A NEW DIRECTION FOR THE OLD RAM

Ridgetop

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When my daughter tells me that I just don't understand how much work it is to take care of her house and 3 children, I just look at her in shock. I had 4 children, 5 dogs, a herd of dairy goats, small flock of breeding sheep, was raising market calves on the goat milk, driving 100 miles round trip 2X a month for feed, renovating our house for 10 years, building a barn, running a semi-commercial rabbitry, keeping a clean house, was a room mother at school, doing the laundry, was a 4-H leader for 10 projects, was on the 4-H County Leader's Council, AND working as a preschool teacher! :bow Alas, our children think they are the only ones that have ever done stuff. And we did it without computers which meant trips to the Library for school projects!

Your daughter means well, but her concern leads her to believe that she should take charge of her "old" parents and give you the benefit of her guidance. Do what I do, smile and say "I'll think about it", and do my own thing.

Sadly this is the beginning of one of the hardest parts of Jenny's illness. The clinging to you means that you are the last familiar part of her world that she recognizes on a regular basis. Your absence terrifies her since she no longer recognizes her world. :hugs :hugs Eventually when she no longer recognizes you, you will be able to have a sitter or leave her somewhere with another caregiver, but then even more heartbreak as you realize that you have lost Jenny into her own dark world.

I am so sorry for you and wish there was something we could do other than just be your sounding boards. You can always tell us your problems without any fear of judgment. We are here for you.
 

The Old Ram-Australia

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G'day folks,the following is from one of two F.B. pages I manage...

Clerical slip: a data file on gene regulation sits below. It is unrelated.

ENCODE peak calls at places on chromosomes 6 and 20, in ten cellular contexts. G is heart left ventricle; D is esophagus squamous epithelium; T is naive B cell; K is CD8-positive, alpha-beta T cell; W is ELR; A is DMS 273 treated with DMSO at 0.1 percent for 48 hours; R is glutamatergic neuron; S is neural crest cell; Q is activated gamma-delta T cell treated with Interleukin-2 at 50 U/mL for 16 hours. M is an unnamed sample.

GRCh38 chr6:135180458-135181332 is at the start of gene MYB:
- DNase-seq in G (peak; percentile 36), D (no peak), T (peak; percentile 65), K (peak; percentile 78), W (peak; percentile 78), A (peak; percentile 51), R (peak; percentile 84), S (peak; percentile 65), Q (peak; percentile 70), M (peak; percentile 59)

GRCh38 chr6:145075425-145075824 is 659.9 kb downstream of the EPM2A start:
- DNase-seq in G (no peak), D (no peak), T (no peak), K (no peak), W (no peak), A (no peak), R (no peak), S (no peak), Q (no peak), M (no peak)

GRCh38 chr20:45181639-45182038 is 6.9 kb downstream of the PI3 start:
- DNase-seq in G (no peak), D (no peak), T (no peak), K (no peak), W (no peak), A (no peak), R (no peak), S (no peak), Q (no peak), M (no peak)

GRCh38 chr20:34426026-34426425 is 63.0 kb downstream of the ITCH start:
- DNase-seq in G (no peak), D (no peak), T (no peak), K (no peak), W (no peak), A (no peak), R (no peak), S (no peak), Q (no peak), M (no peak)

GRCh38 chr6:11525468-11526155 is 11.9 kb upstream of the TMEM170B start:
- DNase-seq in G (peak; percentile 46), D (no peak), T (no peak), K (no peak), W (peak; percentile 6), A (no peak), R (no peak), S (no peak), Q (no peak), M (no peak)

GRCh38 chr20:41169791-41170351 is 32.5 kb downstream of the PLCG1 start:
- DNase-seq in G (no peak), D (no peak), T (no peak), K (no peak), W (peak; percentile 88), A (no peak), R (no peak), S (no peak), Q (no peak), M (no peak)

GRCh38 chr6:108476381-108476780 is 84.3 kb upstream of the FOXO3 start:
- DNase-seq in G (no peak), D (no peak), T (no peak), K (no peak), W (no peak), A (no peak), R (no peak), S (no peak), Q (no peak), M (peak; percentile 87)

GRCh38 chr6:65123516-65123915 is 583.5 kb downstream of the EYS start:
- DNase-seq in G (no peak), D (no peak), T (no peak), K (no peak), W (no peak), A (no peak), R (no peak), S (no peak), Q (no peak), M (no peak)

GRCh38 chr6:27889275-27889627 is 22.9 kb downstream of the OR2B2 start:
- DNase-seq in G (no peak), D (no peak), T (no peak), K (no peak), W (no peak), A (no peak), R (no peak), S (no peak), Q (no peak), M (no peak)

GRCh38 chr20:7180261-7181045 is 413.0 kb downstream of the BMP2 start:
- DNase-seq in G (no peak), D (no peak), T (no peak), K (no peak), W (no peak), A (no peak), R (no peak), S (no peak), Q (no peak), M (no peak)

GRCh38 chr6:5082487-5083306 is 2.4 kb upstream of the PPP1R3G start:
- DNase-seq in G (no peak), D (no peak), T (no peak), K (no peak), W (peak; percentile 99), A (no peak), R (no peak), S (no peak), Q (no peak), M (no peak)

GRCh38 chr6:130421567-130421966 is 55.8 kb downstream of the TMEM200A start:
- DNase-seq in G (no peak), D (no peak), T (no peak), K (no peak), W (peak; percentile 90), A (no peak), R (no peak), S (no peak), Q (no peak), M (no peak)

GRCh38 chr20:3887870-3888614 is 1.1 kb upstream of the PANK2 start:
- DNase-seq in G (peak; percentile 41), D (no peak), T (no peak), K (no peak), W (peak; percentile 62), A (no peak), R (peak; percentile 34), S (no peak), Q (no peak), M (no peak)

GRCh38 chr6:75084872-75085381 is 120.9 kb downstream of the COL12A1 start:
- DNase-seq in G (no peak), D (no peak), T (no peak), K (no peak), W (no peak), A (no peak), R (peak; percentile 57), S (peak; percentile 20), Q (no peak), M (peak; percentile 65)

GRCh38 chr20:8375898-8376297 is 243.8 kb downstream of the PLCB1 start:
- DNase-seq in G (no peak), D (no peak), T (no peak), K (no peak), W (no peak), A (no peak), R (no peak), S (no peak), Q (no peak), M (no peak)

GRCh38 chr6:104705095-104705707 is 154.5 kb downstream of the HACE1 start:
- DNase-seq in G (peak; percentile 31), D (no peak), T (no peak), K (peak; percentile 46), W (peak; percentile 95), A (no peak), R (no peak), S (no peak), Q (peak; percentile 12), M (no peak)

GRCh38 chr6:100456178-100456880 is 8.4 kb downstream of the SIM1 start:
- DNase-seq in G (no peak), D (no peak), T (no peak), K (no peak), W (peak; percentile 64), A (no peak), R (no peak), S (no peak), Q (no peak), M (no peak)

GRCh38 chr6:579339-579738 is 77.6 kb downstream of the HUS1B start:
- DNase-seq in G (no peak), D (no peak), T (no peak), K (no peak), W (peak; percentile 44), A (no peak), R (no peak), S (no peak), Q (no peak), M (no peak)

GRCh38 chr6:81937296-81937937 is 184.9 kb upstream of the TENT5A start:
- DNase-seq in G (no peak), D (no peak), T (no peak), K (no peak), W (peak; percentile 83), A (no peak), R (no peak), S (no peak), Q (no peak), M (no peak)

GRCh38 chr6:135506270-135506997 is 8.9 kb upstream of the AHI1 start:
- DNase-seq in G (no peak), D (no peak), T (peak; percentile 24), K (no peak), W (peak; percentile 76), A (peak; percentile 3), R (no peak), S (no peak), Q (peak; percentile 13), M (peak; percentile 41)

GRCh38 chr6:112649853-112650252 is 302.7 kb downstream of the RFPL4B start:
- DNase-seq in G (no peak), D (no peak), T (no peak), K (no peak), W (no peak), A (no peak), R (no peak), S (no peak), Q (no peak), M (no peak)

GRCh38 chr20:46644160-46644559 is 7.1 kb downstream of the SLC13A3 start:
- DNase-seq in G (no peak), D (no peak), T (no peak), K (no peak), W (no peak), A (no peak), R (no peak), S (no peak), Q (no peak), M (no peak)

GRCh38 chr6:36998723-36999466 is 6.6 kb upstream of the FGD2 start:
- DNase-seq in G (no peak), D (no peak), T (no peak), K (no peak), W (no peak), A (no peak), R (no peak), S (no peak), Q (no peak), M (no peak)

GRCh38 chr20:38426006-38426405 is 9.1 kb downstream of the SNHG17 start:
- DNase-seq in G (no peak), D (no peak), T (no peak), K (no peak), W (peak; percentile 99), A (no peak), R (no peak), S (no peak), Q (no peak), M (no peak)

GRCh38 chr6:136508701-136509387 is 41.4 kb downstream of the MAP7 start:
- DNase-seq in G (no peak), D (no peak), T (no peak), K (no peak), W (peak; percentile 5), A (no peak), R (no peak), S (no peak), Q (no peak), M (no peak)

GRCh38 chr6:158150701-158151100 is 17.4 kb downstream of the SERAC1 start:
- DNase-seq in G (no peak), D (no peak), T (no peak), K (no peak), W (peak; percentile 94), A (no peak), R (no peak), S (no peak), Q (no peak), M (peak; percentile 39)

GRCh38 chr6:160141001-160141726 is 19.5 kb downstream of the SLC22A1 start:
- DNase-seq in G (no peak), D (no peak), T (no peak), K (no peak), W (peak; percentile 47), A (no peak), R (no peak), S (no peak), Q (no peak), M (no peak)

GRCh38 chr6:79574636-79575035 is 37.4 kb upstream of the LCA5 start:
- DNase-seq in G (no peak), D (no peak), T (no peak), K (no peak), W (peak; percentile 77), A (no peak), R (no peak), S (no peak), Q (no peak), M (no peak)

G'day folks,this is the story of 3 FAT LADY'S.....Yesterday we purchased the 3 ewes shown in the photos (Our thanks to Emma and Maria).I thought this tale worth telling as a guide to others in the group as for some new sheep people it is an easy "trap" to fall into.These 3 girls are beautifully bred,but they were the wrong type of sheep for the farm they went to ( the new owners were un-aware of this fact at the time of purchase)...It is IMO necessary to understand the background of a breed and compare this to what is the reality of "your" farm to avoid situations like this......As most of you are aware I am sure, the majority of the Hair breeds evolved in a quite dry environment with at times "harsh" grazing range lands and so are not that suited to a wet,moist very rich grazing setup...I understand the attraction of these breeds to new and sometimes small holdings because of the easy management and low cost of production...So if you look at these photos and your sheep look like them,"they are way too FAT".Rather than being "kind" to them you are making life not only expensive for you in feed costs but the sheep suffer due to the strain on ankles ,knees and mobility issues.They ,in this condition will be difficult to "join" unless you have a very experienced and persistent ram,lambing with also present problems and when the "exhausted" lamb is born it may not survive.....We have added them to a small group of ewe lambs born on our place to show the new girls around with regard to water, grass and shelter.They are predicting "snow" for us later this week,I have also added an old ram who wont be capable of doing any damage ,but his presence will keep them moving around and this mobility will assist in their weight loss... T.O.R.